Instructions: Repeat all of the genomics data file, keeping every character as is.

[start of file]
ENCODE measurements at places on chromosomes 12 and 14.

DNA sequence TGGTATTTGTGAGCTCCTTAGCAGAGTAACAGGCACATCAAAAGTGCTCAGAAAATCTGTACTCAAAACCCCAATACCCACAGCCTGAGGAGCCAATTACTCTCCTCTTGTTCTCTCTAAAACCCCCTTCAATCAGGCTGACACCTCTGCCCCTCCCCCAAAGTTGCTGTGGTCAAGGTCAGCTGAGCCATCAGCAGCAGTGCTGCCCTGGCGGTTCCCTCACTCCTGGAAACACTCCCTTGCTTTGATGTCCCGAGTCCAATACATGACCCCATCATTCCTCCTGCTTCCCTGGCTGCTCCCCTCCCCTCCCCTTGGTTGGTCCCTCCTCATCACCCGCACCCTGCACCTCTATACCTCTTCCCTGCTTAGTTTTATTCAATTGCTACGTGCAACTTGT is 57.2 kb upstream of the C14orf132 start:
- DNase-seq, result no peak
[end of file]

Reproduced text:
ENCODE measurements at places on chromosomes 12 and 14.

DNA sequence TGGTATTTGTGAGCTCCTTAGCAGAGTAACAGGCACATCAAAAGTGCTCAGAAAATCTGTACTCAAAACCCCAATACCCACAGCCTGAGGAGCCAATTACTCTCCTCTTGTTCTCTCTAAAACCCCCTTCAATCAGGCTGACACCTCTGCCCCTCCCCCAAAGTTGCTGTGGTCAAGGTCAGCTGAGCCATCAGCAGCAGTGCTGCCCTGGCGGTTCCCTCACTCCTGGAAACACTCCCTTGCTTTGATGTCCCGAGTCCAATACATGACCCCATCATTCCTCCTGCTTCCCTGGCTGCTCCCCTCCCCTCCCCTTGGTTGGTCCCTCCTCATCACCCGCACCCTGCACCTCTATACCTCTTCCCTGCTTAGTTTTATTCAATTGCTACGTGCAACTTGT is 57.2 kb upstream of the C14orf132 start:
- DNase-seq, result no peak